As a medical flight paramedic, you might have encountered a few sepsis patients on your missions. But have you had to deal with kids suffering from this problem? Sepsis treatment is already complicated and can be much more complicated in children. They can easily develop sepsis after developing an infection from a traumatic injury or an illness.
Pediatric Sepsis Assessment Tips for Medical Flight Paramedics
When you encounter a kid suspected of having sepsis, you can make use of the following tips to provide timely and accurate treatment:
- Assess complaints carefully – As you well know, there’s no test or clinical indicator for sepsis. So you need to carefully assess the various symptoms in your young patient to determine whether they’re suffering from the condition.
Fever, rash, vomiting, diarrhea, discharge or pus, foul-smelling urine, and runny nose are some of the common symptoms to look out for. If the patient is shivering, pale, sleepy, and suffering from shortness of breath and extreme discomfort, there’s a chance they have sepsis.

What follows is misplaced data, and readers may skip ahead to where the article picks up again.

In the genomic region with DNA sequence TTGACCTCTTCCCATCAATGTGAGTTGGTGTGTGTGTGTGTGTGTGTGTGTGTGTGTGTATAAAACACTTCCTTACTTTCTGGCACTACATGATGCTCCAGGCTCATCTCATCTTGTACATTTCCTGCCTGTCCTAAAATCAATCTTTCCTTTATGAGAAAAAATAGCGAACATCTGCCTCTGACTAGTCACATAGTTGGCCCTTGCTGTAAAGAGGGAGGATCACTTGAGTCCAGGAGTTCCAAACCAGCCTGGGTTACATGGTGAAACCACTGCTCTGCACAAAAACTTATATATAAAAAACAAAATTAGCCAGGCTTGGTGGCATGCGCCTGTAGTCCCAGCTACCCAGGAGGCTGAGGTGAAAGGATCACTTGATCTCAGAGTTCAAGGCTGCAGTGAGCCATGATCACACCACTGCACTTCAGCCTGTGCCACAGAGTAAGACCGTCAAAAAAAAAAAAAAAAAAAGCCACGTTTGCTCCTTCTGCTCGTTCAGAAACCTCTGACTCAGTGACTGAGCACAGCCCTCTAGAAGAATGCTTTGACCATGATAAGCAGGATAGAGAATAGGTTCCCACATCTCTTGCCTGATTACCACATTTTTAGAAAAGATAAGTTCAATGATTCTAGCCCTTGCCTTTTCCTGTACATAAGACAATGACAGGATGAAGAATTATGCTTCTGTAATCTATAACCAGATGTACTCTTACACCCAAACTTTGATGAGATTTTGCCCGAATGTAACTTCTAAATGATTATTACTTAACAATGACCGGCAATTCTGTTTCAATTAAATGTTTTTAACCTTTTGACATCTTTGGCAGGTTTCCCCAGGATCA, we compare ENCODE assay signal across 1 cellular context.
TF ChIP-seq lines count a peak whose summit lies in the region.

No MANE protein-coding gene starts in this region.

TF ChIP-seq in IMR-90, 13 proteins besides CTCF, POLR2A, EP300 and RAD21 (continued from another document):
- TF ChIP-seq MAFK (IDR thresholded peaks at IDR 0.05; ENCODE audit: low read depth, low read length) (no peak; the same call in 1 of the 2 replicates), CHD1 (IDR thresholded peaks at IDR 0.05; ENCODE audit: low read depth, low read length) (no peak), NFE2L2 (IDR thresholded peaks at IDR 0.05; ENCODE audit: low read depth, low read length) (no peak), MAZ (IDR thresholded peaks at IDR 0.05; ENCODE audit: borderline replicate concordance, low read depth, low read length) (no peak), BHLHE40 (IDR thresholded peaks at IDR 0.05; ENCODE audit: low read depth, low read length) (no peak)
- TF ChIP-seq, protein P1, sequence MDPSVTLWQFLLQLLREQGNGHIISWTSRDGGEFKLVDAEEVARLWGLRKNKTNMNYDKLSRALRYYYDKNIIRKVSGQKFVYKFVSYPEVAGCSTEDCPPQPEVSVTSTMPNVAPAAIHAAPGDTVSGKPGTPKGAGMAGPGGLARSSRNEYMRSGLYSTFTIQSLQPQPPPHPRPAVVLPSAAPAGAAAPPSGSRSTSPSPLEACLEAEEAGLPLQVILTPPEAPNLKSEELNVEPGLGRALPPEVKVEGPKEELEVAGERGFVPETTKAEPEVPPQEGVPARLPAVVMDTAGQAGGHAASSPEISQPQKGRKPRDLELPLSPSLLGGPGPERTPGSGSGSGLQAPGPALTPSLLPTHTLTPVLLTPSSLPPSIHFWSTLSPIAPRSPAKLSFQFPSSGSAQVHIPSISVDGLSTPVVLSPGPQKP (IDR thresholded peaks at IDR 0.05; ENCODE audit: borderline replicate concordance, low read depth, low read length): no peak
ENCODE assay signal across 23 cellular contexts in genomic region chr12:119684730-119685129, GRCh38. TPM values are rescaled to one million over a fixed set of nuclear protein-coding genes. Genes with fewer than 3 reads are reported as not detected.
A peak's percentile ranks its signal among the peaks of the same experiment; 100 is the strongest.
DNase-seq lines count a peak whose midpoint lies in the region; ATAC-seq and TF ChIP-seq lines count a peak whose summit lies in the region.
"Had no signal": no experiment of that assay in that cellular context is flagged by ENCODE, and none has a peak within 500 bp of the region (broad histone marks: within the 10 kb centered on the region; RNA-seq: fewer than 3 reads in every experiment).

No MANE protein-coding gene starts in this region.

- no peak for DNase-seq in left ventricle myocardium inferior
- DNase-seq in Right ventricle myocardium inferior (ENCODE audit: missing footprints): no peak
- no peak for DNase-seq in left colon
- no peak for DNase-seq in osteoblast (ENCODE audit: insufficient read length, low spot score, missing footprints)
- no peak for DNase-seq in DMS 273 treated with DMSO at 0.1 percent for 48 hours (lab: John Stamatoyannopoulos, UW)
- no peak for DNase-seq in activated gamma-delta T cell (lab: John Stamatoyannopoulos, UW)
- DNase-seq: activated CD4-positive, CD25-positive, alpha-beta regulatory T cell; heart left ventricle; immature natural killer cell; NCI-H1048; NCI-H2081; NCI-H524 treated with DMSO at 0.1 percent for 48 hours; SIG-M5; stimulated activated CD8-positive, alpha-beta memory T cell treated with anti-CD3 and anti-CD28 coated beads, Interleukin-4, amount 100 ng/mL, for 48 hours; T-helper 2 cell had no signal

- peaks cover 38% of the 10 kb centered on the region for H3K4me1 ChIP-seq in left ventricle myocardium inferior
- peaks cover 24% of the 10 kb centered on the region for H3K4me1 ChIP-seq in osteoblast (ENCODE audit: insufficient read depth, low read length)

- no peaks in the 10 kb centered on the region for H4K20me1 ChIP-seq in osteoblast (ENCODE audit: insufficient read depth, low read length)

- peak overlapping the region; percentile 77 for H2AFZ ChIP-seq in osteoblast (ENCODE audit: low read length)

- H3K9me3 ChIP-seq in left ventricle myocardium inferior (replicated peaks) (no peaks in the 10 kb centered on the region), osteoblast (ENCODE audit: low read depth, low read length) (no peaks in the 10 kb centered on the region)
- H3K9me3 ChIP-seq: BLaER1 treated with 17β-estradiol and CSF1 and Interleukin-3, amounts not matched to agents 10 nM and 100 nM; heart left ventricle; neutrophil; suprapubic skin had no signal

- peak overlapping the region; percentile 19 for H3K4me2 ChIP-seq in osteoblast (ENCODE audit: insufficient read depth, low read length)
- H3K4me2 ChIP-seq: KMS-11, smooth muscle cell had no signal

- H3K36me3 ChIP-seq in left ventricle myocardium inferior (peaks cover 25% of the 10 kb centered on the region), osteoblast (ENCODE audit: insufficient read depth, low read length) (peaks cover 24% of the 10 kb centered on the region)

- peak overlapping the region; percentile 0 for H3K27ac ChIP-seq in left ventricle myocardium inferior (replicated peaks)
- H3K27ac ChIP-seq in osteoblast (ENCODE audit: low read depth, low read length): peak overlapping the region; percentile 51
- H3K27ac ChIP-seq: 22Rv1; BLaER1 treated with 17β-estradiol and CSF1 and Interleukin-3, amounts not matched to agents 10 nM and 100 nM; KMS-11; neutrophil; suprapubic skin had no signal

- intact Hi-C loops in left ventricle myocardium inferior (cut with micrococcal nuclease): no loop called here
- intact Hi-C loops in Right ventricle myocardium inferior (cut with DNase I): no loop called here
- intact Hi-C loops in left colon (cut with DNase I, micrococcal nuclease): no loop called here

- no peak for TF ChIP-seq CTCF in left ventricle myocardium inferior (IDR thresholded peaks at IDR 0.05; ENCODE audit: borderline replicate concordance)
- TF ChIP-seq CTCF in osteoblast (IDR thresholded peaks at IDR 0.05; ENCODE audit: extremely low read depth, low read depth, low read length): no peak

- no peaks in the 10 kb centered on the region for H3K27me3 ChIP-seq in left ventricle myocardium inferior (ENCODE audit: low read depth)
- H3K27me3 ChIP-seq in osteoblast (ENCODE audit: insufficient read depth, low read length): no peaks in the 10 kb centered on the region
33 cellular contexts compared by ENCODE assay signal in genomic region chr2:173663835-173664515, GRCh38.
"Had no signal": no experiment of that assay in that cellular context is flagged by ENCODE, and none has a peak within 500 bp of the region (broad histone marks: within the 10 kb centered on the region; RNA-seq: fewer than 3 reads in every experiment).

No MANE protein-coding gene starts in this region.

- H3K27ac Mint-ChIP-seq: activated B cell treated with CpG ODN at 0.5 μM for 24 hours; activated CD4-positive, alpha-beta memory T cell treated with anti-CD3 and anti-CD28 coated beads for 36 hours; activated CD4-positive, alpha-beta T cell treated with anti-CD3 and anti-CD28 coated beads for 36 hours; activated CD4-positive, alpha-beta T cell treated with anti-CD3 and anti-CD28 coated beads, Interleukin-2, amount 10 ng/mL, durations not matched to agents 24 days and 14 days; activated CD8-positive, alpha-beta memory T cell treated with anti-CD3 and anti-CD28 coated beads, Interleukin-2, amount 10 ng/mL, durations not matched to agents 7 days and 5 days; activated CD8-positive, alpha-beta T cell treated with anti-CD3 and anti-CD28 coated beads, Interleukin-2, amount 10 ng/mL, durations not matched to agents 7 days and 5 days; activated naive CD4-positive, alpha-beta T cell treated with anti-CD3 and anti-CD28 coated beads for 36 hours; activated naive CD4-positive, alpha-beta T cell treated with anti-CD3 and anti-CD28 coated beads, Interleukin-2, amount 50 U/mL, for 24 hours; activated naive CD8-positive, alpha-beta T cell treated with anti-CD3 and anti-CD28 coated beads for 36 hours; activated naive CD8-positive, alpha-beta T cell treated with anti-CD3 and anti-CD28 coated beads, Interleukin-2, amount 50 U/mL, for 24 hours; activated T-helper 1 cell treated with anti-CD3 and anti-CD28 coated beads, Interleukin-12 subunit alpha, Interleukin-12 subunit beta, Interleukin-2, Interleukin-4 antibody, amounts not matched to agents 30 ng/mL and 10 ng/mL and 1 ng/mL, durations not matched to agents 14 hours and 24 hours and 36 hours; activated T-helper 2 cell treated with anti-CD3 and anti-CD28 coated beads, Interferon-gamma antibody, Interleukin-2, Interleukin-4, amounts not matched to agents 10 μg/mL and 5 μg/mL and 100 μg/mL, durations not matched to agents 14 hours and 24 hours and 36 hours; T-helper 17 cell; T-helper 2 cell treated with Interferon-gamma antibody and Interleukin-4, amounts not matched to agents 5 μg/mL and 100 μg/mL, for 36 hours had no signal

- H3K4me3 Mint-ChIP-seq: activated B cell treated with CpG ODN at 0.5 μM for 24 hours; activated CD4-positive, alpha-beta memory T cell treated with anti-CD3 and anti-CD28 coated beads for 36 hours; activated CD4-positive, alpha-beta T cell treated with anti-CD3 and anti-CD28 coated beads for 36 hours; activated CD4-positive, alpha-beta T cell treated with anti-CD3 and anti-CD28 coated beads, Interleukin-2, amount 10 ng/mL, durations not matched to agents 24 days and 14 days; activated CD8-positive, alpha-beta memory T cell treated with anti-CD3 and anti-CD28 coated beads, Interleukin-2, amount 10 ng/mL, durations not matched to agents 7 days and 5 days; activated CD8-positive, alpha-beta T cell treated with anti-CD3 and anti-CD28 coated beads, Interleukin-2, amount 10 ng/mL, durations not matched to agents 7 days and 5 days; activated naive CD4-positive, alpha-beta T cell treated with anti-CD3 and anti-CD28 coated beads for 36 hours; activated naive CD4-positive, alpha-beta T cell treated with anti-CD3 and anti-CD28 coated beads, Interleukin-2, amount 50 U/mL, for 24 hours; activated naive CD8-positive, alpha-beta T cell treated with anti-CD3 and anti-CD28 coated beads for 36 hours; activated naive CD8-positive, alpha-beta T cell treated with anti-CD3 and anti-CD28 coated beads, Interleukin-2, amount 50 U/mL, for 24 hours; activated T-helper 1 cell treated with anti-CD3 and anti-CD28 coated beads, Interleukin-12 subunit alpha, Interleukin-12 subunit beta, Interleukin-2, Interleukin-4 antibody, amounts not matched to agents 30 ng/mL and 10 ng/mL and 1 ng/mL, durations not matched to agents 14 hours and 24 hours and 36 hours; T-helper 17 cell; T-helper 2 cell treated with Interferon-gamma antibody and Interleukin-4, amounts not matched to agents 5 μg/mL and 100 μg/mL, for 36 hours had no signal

- Determine the patient’s medical history – In most cases, a patient’s medical history may make them more susceptible to sepsis. Try to determine if the patient has gone through anything that might decrease their immunity. For example, immunotherapy and chemotherapy as well as HIV/AIDS and regular steroid use can negatively affect the immune system.
You can also try to determine whether the patient suffers from any comorbidities that might leave them susceptible to infections and cardiovascular collapse. Cancer, sickle cell disease, cystic fibrosis, poor cardiac/respiratory reserves, and liver/splenic dysfunction are some conditions to look out for.
In addition to this, see if the patient has had any recent surgery, traumatic injury, indwelling devices, or organ transplants. Medical flight paramedics should also note that children who depend on mechanical ventilation may also be more susceptible to sepsis.
When you’re working as a medical flight paramedic, chances are that you have a hectic and sometimes unpredictable schedule. There may be times you have to work overtime, fill in for a co-worker, or even work a holiday shift. This makes it extremely difficult for those with children to find good child care options. In this post, you’re going to learn some useful tips to help you manage child care with your schedule.
Child care Options for Medical Flight Paramedics
When you’re a paramedic parent working busy and odd schedules, daycare may not be the most viable child care option for you. Here are some of the other options you could try: